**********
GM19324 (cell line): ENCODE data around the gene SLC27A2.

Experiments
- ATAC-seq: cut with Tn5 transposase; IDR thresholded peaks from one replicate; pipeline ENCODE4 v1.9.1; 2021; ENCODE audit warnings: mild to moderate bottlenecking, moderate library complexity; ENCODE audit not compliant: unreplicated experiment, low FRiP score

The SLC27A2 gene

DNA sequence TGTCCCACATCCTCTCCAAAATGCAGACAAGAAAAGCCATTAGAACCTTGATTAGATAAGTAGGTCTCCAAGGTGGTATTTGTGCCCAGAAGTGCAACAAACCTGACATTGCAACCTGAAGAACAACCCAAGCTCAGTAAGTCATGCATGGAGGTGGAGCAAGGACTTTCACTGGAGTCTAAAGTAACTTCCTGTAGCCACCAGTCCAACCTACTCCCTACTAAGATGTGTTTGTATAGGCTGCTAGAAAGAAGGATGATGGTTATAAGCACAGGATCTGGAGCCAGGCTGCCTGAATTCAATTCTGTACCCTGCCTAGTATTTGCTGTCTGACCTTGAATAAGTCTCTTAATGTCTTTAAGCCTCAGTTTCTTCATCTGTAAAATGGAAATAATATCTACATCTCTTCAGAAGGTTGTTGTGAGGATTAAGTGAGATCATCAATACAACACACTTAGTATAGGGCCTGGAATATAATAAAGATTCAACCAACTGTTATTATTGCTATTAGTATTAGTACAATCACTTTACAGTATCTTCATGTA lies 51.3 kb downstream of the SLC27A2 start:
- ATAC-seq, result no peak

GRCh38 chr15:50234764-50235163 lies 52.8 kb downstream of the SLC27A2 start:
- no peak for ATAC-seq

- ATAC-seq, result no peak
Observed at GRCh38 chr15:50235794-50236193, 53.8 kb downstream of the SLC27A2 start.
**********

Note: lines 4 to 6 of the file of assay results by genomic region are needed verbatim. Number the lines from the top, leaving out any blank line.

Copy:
The SLC27A2 gene

DNA sequence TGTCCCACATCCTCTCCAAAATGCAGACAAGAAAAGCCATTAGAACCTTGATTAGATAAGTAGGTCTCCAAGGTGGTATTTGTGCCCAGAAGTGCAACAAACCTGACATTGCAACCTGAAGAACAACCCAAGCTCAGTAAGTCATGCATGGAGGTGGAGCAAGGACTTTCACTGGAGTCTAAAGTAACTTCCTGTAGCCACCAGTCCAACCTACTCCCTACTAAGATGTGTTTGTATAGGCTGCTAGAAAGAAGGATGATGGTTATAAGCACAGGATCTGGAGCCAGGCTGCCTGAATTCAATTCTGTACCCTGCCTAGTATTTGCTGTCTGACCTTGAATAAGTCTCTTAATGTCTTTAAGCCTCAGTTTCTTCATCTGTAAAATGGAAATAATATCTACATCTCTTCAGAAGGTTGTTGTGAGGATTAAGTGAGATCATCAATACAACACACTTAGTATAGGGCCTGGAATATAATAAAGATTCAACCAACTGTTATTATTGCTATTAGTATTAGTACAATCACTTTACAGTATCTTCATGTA lies 51.3 kb downstream of the SLC27A2 start:
- ATAC-seq, result no peak